Now that I have finished graduate school and have my PhD, I find myself in a totally different dichotomy of “research”. After having several conversations with non-academic, industry-based colleagues, I know that my experience is not unique. Now, I have lots of conversations to learn what I used to learn by combing through peer-reviewed literature with a search engine. Now, instead of googling something, I must write emails. Lots of emails. Maybe you’ve written an email like mine?
“Hi! I was given your name by person P who suggested that you would be a good contact for my project… Do you have expertise in metric N? … If not, can you recommend someone for me to contact next?”
-sent repeatedly, January – May 2015
As a researcher, this is a challenging work environment. How do I describe my research process where there are no trusted written resources? There are no peer-reviewed papers or even white papers in many companies. I can’t just read a well-written text to understand a process. Often times I have to talk to a whole string of experts before I feel like I understand the process. And it takes sooo long! I think when you start working in industry you have to redefine your definition of a “source”.
Grad School: Peer reviewed paper.
Big Company Source: The person we hope never leaves because they know all the things about metric N.
As I was explaining my frustrating research process to my boss, he recommended that I at least document all the people I’ve been talking to. This seemed like a good idea. But how do I describe which experts I spoke with and who I got my information from? A extensive bibliography with lots of “interview” references seems cumbersome. Surely there is a better solution. I don’t know what he was expecting, but I produced a diagram which resonated with everyone I showed it to at every level of my company. I want to convince you that this is a fabulous way to communicate why a research process may have taken months.
The people map diagram is a visualization of all the contacts I made for a particular project at work (see below). I anonymized the data, but changed nothing else. The ovals represent people who just recommended me to other people (Hubs) and the squares are people who actually had data for me (Warehouses). Take a look.
My favorite experience in living the reality of this chart was the week when Person 18 recommended I talk to Person 15, 16 and 17. ALL of whom recommended me to Person 14, who was my direct partner on the project… “Yes, thank you! I have talked to Person 14, in fact I talk to them daily. You see, I’m trying to validate their data, so I need a different table than the one Person 14 recommended…”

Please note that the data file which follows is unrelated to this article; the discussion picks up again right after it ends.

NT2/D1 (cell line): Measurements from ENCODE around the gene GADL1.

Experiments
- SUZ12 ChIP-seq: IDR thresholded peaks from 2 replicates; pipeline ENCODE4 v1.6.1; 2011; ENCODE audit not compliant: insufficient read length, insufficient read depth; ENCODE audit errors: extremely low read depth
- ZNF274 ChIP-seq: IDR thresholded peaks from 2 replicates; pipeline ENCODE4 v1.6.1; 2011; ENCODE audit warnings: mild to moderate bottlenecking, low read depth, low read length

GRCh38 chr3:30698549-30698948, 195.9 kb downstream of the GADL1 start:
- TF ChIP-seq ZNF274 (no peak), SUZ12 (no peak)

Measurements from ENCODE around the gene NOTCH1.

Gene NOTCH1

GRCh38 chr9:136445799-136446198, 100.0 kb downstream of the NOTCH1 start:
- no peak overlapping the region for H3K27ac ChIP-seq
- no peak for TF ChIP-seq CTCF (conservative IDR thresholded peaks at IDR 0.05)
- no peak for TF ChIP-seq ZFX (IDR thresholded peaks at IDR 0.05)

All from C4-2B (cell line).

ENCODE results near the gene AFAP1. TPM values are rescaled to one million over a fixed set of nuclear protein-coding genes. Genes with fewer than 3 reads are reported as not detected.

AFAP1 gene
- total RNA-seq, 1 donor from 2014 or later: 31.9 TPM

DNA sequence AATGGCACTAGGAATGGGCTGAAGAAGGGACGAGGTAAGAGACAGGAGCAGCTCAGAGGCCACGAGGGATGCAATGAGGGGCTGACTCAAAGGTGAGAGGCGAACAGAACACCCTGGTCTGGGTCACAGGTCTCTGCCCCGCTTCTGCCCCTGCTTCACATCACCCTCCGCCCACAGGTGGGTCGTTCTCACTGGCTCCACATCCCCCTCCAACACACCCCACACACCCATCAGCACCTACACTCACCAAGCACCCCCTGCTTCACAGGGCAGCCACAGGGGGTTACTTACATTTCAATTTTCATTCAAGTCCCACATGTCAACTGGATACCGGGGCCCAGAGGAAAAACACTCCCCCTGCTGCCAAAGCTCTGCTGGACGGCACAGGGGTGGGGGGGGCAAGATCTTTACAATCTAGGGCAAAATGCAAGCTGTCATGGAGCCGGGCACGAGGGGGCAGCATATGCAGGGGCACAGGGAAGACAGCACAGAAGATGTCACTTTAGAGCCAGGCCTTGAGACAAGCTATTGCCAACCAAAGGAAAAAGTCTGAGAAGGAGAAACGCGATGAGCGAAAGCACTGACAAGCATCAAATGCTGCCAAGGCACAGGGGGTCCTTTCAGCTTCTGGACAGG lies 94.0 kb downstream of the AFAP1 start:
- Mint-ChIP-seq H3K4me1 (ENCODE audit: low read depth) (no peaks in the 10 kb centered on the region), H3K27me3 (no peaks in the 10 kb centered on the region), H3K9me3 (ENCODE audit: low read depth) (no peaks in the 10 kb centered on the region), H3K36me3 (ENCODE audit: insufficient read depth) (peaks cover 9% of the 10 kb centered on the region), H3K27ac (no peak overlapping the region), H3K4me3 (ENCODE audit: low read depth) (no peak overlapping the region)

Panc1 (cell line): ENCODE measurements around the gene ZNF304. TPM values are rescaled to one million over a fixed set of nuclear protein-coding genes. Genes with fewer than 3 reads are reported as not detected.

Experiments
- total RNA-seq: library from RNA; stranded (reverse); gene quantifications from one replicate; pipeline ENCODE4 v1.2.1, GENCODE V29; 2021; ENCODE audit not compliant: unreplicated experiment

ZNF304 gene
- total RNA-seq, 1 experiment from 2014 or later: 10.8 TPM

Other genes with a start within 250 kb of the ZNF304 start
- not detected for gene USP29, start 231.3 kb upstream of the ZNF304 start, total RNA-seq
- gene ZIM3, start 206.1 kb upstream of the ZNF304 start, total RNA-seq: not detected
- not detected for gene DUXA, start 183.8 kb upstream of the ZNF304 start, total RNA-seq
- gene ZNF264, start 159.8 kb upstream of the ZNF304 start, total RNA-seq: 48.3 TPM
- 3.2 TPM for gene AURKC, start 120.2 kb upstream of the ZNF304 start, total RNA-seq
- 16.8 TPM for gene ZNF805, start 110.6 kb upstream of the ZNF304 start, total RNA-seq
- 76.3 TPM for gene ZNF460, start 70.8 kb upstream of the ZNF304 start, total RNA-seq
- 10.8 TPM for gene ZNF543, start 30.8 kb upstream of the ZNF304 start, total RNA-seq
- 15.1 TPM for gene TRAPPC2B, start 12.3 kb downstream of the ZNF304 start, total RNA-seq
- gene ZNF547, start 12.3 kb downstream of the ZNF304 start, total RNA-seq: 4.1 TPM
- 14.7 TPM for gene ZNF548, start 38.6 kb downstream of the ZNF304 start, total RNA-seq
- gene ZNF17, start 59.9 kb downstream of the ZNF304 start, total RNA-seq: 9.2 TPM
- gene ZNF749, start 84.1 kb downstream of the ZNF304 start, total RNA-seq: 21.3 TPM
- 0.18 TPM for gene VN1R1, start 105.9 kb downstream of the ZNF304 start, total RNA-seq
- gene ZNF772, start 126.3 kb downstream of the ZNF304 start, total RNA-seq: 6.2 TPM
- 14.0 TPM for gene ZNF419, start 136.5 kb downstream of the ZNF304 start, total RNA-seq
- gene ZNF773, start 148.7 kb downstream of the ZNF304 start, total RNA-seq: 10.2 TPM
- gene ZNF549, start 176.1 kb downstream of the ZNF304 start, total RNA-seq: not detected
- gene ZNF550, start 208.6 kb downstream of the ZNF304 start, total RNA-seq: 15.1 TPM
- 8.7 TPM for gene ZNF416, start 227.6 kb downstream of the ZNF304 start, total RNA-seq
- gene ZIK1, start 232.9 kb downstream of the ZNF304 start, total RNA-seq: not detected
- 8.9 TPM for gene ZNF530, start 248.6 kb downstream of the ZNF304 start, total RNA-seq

Sarcasm aside, I found that by creating a visual of all the conversations, my boss was much more understanding of the amount of time it took me to learn a new process. He easily grasped the breadth of research I had undertaken. And the best part about this diagram is that everyone will see exactly what they want to see. In fact, I claim that diagram is a litmus test of what kind of person you are. Take our slightly satirical quiz and see if Social Math can guess your personality!
Let us predict what kind of person you are!
Q: What underlying feature do you notice in this diagram? Is there any particular take-away that you see?
- I see frustration and hardship for the researcher dripping off the edges of this diagram. (go to C)
- I see hard work, dedication and resourcefulness of ME!’s work. (go to A)
- I see a social network which will identify the most useful employees in the company. (go to B)
A. You are the perpetual optimist. You are eager to be convinced that nothing is wrong with your system. Instead, there is something wrong with all the other analysts who didn’t try hard enough!
B. You are the enthusiastic extrovert. What’s more, you are in the business of leading and reorganizing people. You are the clever person who couldn’t care less about the plight of your researchers, but rather see the larger picture about the social network of people.
C. You are the battle-worn data warrior. You are a detail-oriented researcher who dreams of organized self-serve data sets. You are used to being in data trenches of a big community.
I, myself, am a (C). But then, I was the person who had to talk to all the experts to learn the process…